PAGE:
Proposal: Introduce memory comparison intrinsics

Hello everyone.

I would like to introduce new intrinsics for memory comparison:

memcmp - an equivalent of libc’ memcmp,

bcmp - an equivalent of libc’ bcmp,

memcmp.element.unordered.atomic - an element atomic version of memcmp,

bcmp.element.unordered.atomic - an element atomic version of bcmp.

Currently there exist some optimizations for memcmp/bcmp libc calls.

We would like to have these optimizations for element atomic comparisons (atomicity permitted).

I suggest we rewrite the existing optimizations to work with on new intrinsics and transform

memcmp/bcmp libc calls to the corresponding intrinsics. This is similar to what we do with

memcpy library calls.

Having these optimizations work on intrinsics and not on recognized libc calls

will allow us to share some existing transforms between atomic and non-atomic variants.

I propose the following plan for introducing the new intrinsics:

  1. Introduce non-atomic memcmp and bcmp intrinsics.

  2. Reimplement existing transforms for non-atomic memcmp intrinsic,

the same way as it’s done for memcpy.

  1. Introduce atomic intrinsics and reuse the optimizations.

Please express your concerns about this.

Dmitry

Hello everyone.

I would like to introduce new intrinsics for memory comparison:

memcmp - an equivalent of libc' memcmp,
bcmp - an equivalent of libc' bcmp,
memcmp.element.unordered.atomic - an element atomic version of memcmp,
bcmp.element.unordered.atomic - an element atomic version of bcmp.

Currently there exist some optimizations for memcmp/bcmp libc calls.
We would like to have these optimizations for element atomic comparisons (atomicity permitted).

Could you elaborate on the specific signatures these intrinsics would have?

llvm.memcpy and friends exist because we want to capture additional semantics beyond what the memcpy signature does - notably alignment information. What is all the additional information are you planning to capture for these?

-Chris

I propose they have signatures similar to non-atomic/atomic llvm.memcpy:
llvm_i32_ty llvm.memcmp (llvm_anyptr_ty %lhs, llvm_anyptr_ty %rhs, llvm_anyint_ty %length, llvm_i1_ty %is_volatile),
llvm_i32_ty llvm.bcmp (llvm_anyptr_ty %lhs, llvm_anyptr_ty %rhs, llvm_anyint_ty %length, llvm_i1_ty %is_volatile),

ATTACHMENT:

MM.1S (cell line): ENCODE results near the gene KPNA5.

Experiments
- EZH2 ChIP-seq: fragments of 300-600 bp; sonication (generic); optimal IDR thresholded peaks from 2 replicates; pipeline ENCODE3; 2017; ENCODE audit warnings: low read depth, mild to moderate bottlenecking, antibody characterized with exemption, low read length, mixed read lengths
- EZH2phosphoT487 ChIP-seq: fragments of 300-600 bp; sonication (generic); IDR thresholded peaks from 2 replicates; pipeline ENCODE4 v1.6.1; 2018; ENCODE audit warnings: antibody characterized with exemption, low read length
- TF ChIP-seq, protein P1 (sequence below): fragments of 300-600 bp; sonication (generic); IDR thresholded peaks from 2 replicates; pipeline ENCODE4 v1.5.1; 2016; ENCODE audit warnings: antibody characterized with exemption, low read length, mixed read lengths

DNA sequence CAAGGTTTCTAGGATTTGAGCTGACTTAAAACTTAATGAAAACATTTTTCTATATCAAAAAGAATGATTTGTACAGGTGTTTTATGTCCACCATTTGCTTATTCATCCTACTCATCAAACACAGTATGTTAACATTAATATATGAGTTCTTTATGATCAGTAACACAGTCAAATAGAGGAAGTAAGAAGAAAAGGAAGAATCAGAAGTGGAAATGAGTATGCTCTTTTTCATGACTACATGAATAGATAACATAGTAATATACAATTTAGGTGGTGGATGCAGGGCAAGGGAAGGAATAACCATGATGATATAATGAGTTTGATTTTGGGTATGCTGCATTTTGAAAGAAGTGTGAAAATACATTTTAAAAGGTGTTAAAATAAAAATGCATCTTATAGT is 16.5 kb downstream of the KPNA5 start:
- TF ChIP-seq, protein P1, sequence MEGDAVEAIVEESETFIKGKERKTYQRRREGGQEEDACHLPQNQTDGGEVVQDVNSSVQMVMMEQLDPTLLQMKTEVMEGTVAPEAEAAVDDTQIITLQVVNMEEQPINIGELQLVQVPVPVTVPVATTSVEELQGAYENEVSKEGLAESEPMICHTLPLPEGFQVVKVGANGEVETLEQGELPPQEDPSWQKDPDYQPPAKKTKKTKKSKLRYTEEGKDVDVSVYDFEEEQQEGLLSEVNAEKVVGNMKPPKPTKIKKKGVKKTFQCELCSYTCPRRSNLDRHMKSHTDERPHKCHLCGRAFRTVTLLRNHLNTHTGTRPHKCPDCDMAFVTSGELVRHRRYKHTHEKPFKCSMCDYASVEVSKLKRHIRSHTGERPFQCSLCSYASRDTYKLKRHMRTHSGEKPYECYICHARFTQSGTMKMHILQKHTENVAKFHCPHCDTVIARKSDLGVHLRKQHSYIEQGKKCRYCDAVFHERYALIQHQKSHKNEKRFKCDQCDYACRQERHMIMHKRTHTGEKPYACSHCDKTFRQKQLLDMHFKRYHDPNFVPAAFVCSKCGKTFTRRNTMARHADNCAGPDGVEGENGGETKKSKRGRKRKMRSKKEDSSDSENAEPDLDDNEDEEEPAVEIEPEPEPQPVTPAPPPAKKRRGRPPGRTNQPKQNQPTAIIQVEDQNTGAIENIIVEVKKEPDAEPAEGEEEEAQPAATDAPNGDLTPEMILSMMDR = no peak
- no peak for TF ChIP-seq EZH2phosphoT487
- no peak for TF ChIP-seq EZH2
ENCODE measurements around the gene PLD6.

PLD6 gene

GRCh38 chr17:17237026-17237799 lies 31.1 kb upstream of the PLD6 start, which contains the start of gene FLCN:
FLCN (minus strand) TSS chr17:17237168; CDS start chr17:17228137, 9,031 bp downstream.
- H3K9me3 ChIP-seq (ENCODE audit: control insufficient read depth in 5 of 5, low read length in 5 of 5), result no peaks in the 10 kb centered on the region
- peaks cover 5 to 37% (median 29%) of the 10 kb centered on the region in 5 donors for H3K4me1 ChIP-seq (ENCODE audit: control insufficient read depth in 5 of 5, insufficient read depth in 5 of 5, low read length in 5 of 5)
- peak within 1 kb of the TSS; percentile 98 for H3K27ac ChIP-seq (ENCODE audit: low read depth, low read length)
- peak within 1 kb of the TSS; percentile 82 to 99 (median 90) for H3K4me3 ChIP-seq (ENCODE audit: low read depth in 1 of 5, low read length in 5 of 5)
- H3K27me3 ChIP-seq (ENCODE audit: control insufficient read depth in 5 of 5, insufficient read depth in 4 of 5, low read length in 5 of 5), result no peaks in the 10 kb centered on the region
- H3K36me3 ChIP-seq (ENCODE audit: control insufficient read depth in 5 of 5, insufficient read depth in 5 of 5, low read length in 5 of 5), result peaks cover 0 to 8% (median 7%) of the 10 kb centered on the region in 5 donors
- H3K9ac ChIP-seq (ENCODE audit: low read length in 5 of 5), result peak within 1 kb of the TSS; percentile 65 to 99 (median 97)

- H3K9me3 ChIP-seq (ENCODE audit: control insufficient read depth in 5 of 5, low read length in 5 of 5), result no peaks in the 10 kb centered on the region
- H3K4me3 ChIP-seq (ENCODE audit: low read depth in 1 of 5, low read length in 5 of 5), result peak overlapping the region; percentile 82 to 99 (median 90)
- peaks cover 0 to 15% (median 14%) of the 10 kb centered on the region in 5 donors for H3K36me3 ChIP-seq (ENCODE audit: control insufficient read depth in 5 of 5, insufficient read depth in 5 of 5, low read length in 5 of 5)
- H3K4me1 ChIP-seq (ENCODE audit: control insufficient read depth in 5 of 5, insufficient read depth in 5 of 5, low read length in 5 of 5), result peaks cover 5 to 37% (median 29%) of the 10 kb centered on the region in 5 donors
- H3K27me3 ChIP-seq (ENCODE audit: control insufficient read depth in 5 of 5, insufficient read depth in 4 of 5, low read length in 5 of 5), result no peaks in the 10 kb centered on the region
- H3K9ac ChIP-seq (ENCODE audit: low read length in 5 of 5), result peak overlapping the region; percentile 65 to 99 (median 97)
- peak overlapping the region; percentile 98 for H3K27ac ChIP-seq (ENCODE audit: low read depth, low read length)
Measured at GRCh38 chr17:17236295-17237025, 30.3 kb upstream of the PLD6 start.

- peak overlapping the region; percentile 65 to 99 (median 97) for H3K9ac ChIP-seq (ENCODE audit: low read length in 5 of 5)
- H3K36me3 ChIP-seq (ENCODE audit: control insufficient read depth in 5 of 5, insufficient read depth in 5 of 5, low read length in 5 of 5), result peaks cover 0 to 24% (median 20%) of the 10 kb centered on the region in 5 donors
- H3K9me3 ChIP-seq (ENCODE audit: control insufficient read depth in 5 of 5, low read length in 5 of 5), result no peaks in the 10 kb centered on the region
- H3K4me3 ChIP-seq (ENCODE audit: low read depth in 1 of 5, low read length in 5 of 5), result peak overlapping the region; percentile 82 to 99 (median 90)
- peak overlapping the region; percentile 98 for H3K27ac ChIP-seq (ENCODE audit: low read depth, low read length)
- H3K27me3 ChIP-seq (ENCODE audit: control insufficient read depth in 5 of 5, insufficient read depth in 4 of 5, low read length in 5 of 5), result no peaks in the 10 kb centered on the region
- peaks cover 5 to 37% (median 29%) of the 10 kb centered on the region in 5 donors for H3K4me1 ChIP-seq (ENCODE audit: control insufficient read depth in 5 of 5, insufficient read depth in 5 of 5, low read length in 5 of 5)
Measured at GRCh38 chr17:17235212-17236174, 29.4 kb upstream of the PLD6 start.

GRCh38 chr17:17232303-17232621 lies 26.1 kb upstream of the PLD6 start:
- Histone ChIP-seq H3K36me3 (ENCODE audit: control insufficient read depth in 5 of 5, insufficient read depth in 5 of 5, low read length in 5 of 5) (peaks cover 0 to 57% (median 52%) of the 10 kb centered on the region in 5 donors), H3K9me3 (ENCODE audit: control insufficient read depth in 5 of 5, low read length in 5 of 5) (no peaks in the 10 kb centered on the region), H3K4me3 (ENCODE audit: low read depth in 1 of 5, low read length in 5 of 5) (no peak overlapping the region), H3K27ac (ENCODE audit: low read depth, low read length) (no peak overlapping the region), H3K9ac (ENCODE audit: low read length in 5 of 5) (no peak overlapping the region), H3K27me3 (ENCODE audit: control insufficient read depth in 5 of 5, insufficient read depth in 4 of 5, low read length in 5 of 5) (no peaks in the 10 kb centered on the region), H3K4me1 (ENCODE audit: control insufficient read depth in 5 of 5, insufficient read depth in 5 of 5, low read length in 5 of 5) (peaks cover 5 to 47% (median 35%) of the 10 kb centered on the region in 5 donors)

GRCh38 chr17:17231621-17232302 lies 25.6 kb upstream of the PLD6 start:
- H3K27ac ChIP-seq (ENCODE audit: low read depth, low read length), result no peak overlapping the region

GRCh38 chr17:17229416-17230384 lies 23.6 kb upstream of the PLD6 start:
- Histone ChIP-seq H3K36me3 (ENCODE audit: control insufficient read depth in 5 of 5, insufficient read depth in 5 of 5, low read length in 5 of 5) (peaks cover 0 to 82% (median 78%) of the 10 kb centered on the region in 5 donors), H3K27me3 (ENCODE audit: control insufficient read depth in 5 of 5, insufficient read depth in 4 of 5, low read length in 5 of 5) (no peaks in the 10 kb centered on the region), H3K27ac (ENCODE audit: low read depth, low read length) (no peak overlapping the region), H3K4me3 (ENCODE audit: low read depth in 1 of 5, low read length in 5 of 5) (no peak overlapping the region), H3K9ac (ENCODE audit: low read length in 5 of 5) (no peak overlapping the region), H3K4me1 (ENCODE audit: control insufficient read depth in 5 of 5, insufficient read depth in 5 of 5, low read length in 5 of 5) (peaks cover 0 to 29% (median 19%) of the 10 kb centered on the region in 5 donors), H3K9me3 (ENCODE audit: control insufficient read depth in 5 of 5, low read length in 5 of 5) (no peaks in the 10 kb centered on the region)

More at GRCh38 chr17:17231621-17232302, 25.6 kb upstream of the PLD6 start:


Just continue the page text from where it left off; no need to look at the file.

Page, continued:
llvm_i32_ty llvm.memcmp.element.unordered.atomic (llvm_anyptr_ty %lhs, llvm_anyptr_ty %rhs, llvm_anyint_ty %length, llvm_i32_ty %element_size),
llvm_i32_ty llvm.bcmp.element.unordered.atomic (llvm_anyptr_ty %lhs, llvm_anyptr_ty %rhs, llvm_anyint_ty %length, llvm_i32_ty %element_size).

Having such signatures, it’s easy to transform the libc calls to the new intrinsics.

Our main motivation for having these intrinsics is that we want to have an atomic memory comparison semantics, which we can’t express through a libc call.
And if we are to add an atomic memcmp intrinsic, it’d natural to transform libc calls to intrinsics and we’d have some common logic work for all these functions.

Dmitry

I’m personally in favor of having consistent intrinsics for all libc memory operations.

Beware that C doesn’t guarantee 4 bytes int (could be 2 bytes), same for the count parameters (size_t could be 4 or 8 bytes) so the signature is target dependent.

Glancing at the in-tree usage, it looks like we have decent support for optimizing and lowering existing calls to bcmp/memcpy, but very little in the way of pattern matching formation. Are you planning on extending the matching pieces? Or is the primary intent to be able to share lowering code for the atomic invariants?

One thing I note is that glancing at existing code, it looks like not all targets support bcmp or memcmp. Given that, any intrinsic formation is going to have to remain dependent on the appropriate TLI checks. That’s slightly odd, but not a show stopper.Â

I would find this proposal more compelling if you could show benefit to the existing lowering/transformations by introducing the non-standard signatures. I don’t see any obvious ways to do so, but maybe give that some thought?

The major alternative to this proposal would be to simply add two new libfuncs for the atomic variants of bcmp/memcpy, and then configure them to be not-present on most targets. This would allow you to reuse the lowering code - which I do think is entirely reasonable for upstream - without the need for the intrinsics.

Overall, I think this proposal is reasonable. I’m not strongly in support given the ease of the libfunc approach, but I don’t really see any serious downsides to it either.

Philip

Is there a reason to have both bcmp and memcmp forms of this? The only different appears to be the nature of the result value, would that be better modeled as an immarg parameter?

-Chris

Our main motivation is to have an atomic variant of memcmp. We discussed extending the pattern matching and we may do it sometime later, but it’s not the first on our list.

Regarding non-standard signatures. I think it’d be worth to have an ‘isVolatile’ flag for non-atomic memcmp (like for memcpy). We cannot pass this flag to a lib function call, so your suggested approach with introducing new libfuncs wouldn’t work.
Also introducing the memcmp intrinsic would make the code more consistent and clearer to understand. memcpy, memset, memmove already have intrinsics and we can share some intrinsics optimization. E.g., we could hoist memcpy and memcmp of invariant arrays out of the loop using a generalized code for memory intrinsics.

Dmitry